2. many fathers also take on responsibility and tasks in the household.
"I hope so too," I hear you say just now. And for me, of course, this is also a matter of course. And yet I sometimes envy my ancestors a little, who were able to sit down at the set table after their work was done, only to leave it directly for the couch after the meal. I myself am actually not too good for any household chores. Except for the ironing of shirts I could not make friends until today.
**3. fathers are - no more and no less than mothers - entertaining and funny.
Well, this is unfortunately only true to a very limited extent. My children are now seven and nine years old. So they are old enough to recognize my sayings as what they are unfortunately not seldom: Flat and not really funny. Therefore, when my children are expecting visitors, it is not uncommon for them to say. "Daddy, a request. Just, if at all possible, don't be embarrassing." Even venting body gases usually elicits only a weary smile from them. It's time to come up with something new.
4. fathers are sometimes quite passable do-it-yourselfers
I'm a little proud of my daughter's loft bed with integrated bookcase. And I also think my son's four-poster bed is something to behold. And what a joy I have already given my children with all kinds of swinging devices.
5. many fathers are also good teachers - that's what I thought
I used to think I was good at teaching my kids things. Until the lockdown came and with it homeschooling. My patience wasn't all that great and I certainly have a lot of room to grow in terms of empathy. In any case, I realized what a back-breaking job teachers have (even if teaching your own children is no picnic, even for educators).
6. many fathers like to spend free time with the children and do not go to the office
Gone are the days when fathers went bowling at the "Ochsen" after work. Today's fathers put their children to bed after doing the dishes and taking the laundry out of the tumbler, and of course tell them goodnight stories - not out of the book, but ones they've invented themselves.
7. most fathers are strong and brave
Of course, I also show emotions in front of my children and they are allowed to see that I am also weak, sad and vulnerable. But as a rule, I try to live up to my stereotyped image of the father as a rock. What could be better than my children finding a strong shoulder to lean on with me (after they have found the comforting words with their mother).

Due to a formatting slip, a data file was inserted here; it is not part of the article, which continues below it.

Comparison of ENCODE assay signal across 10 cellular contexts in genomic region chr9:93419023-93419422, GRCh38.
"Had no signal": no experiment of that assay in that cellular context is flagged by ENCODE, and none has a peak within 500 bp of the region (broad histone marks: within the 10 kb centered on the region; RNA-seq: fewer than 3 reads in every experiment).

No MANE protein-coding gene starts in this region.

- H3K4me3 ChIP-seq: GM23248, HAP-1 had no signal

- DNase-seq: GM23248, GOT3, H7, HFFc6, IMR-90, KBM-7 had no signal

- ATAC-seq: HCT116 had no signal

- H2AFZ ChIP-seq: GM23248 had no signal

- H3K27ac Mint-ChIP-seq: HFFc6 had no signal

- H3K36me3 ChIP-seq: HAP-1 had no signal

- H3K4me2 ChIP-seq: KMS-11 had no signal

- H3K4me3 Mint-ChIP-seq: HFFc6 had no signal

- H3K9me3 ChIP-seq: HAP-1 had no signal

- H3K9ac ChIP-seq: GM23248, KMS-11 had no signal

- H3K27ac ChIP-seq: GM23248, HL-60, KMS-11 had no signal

8. most fathers are good role models
Yes, I have disclosed at this point that I sometimes don't wear a bike helmet on kids' bike rides. And yet, on balance, I claim to be a good role model for my kids. Namely, by showing them to believe in themselves, to stay themselves, to do good for others, to be able to laugh at themselves, to stand up for their opinions and much more.
9 Many fathers are already looking forward to becoming grandfathers one day.
Admittedly, thinking about how I might one day hold my grandchildren in my arms and do lots of (hopefully crazy) things with them is a bit premature. And yet the idea of being a loving grandfather to my children's children one day - should there be any - is just something nice.
10 All (hopefully!) fathers love their children and would do anything for them.
The last reason is as obvious as it is terse. Because we love our children, we do everything for them. Above all, we are always there for them, no matter what they have just done. I hope these are not just empty words. And otherwise, please remind me when my son has just confessed to me in a few years that he crashed our new family car on a joyride last night.
So I don't know: If these are not enough and above all good reasons for the official introduction of a Father's Day in Switzerland, what are? In any case, I'm looking forward to next Sunday and will take the precaution of getting the book myself, should my wife have forgotten that Father's Day is coming up again or simply think that my commitment at home doesn't justify a gift (yet).